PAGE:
10.While most members present at the meeting found the proposed election expenses limit excessive, Mr Ambrose LAU and Ms CHOY So-yuk considered the proposal to be reasonable. They were of the view that a reasonable limit should be set to enable candidates to run the campaign effectively. Ms CHOY further asked whether the proposed limit of $500,000 was sufficient for candidates who were newly involved in politics or who were not affiliated with any political parties as they might need more resources to make themselves known to electors. In response, SCA said that the Administration considered the proposed limit reasonable, and it would apply across-the-board to all candidates in geographical elections. Newcomers would naturally have to put in more efforts in order to gain popularity with electors.

Overseas practices

11.In response to Mr Ambrose LAU's enquiry, SCA informed members that the Administration had made reference to overseas practices in proposing the election expenses limits. The election expenses limits per elector in Spain, Singapore and Canada varied from about HK$2.5 to $12.3 and that some other countries did not set election expenses limits but imposed restrictions on donations or ways in which a candidate ran his campaign. However, SCA stressed that overseas practices were for reference only and that Hong Kong should strike the right balance in setting a limit having regard to its own circumstances. Mr LAU then asked about the practice in advanced democratic countries. SCA said that in respect of the presidential elections in the United States, no election expenses limit was set, but there were stringent restrictions on political donations.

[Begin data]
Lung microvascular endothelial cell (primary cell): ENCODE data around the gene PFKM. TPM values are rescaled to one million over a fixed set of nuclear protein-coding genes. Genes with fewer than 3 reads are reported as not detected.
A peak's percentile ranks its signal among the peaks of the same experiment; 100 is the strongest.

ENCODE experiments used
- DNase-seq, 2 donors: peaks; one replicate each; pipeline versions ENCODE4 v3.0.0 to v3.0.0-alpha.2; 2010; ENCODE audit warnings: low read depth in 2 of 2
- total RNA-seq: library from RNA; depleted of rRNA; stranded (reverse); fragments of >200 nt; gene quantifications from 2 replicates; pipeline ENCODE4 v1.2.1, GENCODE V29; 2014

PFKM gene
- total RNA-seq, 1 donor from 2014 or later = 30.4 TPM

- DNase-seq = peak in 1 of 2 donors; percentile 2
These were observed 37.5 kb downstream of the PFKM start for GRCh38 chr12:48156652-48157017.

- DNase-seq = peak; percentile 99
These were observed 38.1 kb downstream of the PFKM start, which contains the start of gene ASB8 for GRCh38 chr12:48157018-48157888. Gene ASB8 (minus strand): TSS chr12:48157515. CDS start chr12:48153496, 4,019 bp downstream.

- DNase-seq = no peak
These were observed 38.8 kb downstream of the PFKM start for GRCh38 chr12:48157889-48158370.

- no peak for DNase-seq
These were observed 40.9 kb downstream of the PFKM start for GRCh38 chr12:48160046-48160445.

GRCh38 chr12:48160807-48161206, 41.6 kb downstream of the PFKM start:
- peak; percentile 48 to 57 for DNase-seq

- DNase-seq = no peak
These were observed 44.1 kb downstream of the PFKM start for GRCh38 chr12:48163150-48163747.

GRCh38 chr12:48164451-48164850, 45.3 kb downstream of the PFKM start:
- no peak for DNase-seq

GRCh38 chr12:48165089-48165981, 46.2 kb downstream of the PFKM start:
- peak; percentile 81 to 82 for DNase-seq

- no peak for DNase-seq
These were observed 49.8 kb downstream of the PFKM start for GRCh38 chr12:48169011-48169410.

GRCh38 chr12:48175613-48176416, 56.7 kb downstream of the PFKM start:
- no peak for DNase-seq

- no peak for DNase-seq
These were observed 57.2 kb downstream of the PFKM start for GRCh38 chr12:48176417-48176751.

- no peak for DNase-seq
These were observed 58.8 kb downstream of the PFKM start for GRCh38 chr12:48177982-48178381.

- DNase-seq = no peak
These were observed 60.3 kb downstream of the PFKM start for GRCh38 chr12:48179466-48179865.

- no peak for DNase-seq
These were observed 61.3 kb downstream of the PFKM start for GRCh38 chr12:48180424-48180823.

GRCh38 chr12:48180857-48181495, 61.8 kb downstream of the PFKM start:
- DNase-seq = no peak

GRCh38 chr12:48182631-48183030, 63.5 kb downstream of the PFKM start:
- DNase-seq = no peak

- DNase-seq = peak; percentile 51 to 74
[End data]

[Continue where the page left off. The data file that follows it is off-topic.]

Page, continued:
Liability for exceeding the limit

12.As election expenses limit was set for a list, Mr KAN Fook-yee asked whether strict liability would apply to candidates on the list who had benefited as a result of overspending of one of the candidates. SCA said that it was highly unlikely that a candidate or his agent could overspend without the knowledge of the other candidates on the list because they must obtain a written authorization from all the other candidates on that list before they could incur any election expenses; and normally the number of persons who could incur expenses was very small. Principal Government Counsel added that if a candidate had deliberately concealed his overspending from the other candidates on the list, the Corrupt and Illegal Practices Ordinance provided for a defence for these other candidates if they could prove that the excess amount was incurred without negligence on their part or without their authorization. As a safeguard, the Court was empowered to make an order to except an innocent act or omission as an illegal practice if it was satisfied on evidence that such act or omission arose from inadvertence or accidental miscalculation. However, Principal Government Counsel pointed out that if a candidate, after being aware of the overspending, had continued to incur election expenses resulting in a breach of the overall limit would commit an offence.